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Monitoring North Carolina Stream Restoration Projects

Published by the American Society of Agricultural and Biological Engineers, St. Joseph, Michigan

Citation:  Paper number  701P0904,  . (doi: 10.13031/2013.17398)
Authors:   David Bidelspach, Daniel Clinton, Greg Jennings, Chris Bass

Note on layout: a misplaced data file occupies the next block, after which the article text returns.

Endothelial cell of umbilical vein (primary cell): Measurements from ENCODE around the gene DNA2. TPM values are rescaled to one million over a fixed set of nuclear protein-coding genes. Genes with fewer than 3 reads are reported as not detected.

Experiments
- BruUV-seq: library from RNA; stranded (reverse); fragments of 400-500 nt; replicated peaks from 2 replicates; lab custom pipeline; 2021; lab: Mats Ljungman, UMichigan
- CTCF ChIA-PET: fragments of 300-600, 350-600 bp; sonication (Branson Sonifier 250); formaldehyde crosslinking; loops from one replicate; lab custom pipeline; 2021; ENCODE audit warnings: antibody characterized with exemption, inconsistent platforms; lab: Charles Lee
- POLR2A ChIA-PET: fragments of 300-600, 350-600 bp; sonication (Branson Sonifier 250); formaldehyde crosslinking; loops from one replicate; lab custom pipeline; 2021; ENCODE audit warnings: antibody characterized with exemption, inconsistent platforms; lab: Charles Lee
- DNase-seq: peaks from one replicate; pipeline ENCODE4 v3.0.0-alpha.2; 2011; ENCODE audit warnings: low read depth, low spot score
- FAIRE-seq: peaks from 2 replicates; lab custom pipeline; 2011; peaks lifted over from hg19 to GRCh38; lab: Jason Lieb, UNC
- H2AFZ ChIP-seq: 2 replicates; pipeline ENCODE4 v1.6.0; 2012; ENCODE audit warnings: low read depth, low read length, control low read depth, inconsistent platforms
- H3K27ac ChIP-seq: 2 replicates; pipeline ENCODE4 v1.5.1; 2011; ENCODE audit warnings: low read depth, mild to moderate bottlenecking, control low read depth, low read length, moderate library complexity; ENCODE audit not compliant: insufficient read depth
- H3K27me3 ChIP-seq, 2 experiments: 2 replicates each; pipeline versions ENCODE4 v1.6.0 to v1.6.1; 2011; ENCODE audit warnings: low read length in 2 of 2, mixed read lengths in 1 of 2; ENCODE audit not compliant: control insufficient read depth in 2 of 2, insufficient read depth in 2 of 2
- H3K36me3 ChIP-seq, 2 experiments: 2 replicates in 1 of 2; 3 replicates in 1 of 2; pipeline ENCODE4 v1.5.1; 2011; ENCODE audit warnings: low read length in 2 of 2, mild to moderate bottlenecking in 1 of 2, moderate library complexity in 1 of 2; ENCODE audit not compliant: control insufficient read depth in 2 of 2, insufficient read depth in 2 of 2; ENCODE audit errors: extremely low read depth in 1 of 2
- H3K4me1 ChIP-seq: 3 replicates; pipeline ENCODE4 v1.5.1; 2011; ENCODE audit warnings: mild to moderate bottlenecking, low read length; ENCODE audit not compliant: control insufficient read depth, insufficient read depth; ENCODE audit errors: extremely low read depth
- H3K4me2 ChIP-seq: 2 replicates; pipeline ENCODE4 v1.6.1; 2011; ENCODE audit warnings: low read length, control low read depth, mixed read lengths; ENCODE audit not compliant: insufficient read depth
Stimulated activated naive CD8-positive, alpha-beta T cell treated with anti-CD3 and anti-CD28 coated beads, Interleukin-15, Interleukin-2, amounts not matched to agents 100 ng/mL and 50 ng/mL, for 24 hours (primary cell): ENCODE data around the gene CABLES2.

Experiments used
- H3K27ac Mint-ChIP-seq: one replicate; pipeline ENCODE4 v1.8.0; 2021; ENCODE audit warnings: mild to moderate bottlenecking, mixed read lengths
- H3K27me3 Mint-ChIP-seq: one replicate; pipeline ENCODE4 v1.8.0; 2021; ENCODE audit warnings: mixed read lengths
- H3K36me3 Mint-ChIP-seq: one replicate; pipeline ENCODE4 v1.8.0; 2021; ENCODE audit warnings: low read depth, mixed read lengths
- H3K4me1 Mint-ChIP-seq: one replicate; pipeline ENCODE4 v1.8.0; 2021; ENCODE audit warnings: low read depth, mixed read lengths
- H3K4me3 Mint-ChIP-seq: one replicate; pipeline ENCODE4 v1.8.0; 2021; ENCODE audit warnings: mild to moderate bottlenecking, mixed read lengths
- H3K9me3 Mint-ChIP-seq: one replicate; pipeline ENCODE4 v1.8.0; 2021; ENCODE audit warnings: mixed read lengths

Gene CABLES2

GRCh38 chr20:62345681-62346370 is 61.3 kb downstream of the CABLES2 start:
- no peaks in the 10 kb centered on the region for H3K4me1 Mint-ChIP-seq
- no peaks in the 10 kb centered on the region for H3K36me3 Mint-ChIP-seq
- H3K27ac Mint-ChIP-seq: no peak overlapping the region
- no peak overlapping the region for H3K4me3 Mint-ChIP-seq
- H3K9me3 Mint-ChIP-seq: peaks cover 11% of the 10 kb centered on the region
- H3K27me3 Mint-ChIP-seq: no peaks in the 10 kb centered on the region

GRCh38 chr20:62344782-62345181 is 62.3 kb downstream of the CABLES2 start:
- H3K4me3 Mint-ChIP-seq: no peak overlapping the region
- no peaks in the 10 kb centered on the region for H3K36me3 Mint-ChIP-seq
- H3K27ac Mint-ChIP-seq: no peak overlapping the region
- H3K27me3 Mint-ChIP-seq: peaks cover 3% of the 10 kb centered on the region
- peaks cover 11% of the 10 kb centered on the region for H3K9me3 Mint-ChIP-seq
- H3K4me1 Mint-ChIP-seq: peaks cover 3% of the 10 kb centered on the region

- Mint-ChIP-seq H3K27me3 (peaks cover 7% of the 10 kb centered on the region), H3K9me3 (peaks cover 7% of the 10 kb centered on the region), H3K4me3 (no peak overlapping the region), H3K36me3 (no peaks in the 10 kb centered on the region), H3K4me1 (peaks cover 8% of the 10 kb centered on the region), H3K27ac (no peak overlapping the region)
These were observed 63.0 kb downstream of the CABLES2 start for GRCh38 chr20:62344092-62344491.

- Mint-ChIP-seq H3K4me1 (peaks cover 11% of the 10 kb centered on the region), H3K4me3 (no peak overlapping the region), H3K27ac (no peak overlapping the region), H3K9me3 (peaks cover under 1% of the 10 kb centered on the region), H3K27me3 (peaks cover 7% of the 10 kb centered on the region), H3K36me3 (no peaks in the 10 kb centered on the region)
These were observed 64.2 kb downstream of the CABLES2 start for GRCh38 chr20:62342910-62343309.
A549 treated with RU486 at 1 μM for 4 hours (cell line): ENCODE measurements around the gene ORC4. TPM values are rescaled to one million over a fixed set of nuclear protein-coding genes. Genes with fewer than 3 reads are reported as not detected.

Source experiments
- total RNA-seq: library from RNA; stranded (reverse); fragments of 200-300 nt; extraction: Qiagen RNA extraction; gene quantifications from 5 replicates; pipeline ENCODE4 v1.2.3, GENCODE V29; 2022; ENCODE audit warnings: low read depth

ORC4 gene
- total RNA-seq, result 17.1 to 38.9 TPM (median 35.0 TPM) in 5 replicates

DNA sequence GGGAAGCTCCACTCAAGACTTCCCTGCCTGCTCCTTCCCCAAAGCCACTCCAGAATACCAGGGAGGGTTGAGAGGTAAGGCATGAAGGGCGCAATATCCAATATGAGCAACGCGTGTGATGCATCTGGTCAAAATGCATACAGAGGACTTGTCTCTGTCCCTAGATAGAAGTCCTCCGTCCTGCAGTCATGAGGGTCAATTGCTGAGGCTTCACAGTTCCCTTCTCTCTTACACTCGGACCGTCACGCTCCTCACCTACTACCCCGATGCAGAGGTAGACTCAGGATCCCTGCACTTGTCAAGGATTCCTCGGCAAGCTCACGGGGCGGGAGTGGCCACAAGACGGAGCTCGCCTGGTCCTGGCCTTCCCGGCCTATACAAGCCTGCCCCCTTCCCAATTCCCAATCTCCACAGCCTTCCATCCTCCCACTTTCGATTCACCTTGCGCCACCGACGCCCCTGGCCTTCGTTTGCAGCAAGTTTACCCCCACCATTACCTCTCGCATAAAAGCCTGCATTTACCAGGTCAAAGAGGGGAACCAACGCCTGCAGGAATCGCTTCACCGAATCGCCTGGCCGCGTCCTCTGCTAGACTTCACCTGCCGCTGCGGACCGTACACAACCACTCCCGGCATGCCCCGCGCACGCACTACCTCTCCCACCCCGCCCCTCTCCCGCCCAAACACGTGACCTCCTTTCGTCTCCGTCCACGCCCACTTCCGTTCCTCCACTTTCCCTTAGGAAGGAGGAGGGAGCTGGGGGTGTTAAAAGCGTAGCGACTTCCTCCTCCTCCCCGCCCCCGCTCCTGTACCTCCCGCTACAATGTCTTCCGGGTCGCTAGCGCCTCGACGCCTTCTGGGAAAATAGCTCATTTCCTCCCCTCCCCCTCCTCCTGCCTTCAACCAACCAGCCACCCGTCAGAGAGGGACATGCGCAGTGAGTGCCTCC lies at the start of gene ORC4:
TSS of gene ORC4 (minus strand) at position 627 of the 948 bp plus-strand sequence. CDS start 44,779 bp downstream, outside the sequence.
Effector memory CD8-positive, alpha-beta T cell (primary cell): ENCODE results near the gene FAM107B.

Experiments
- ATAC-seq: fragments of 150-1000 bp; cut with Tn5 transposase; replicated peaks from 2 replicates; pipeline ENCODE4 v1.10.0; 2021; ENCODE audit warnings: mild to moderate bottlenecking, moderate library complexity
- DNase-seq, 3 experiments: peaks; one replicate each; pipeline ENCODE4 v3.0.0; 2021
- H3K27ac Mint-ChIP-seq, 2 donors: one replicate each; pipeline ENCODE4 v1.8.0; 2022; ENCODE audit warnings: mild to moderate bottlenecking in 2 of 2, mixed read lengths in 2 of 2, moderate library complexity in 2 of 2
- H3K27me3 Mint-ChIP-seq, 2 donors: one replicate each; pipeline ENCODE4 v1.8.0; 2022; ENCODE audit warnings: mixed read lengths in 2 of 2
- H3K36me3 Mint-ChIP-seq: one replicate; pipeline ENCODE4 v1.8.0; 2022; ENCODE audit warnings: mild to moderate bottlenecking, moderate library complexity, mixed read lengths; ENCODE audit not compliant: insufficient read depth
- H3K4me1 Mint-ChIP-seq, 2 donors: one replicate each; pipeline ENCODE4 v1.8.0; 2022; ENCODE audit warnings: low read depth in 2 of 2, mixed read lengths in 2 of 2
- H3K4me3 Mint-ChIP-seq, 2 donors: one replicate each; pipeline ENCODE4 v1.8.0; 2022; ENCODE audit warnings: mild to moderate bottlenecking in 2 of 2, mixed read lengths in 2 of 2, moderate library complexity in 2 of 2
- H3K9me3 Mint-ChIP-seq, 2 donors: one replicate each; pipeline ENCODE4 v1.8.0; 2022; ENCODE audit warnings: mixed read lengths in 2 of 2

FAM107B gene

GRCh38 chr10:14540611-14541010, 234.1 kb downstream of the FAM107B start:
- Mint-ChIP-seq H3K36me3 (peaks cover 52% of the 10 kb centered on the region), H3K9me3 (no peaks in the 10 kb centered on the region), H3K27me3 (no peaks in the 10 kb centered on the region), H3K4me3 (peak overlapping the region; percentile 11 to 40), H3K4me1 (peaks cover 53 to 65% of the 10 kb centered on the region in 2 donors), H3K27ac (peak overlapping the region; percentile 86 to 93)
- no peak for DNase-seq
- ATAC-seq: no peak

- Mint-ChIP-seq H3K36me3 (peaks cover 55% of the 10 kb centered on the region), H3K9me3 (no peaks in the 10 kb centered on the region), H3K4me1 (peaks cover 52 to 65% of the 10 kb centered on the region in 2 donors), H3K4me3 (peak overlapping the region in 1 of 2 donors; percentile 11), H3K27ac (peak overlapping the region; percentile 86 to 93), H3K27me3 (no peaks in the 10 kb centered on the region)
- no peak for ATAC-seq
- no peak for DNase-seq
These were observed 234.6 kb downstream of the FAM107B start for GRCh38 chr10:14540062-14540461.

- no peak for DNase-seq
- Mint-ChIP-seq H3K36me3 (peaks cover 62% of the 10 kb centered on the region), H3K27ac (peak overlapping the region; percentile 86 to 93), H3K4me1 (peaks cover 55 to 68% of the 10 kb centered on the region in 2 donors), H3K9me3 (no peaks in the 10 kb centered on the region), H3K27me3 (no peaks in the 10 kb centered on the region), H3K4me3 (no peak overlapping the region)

Stream stabilization and restoration employs many different tools and techniques. Many of these techniques have not been monitored over an extended period of time. Numerous stream restoration projects have been built in North Carolina since the late 1990s to improve natural stream functions impaired by watershed land use changes. Many of these projects are intended to mitigate off-site impacts to streams from highway construction or other development. We initiated a long-term monitoring project in 2003 to evaluate the success of these projects in meeting restoration goals of stream stability and habitat improvement. Monitoring components include surveys of stream morphology, structure assessment, streambed monitoring, riparian vegetation assessment, and benthic macroinvertebrate sampling on selected stream projects. Results indicate a wide range of successes depending on watershed land uses, design/construction techniques, rainfall patterns, and vegetation management.

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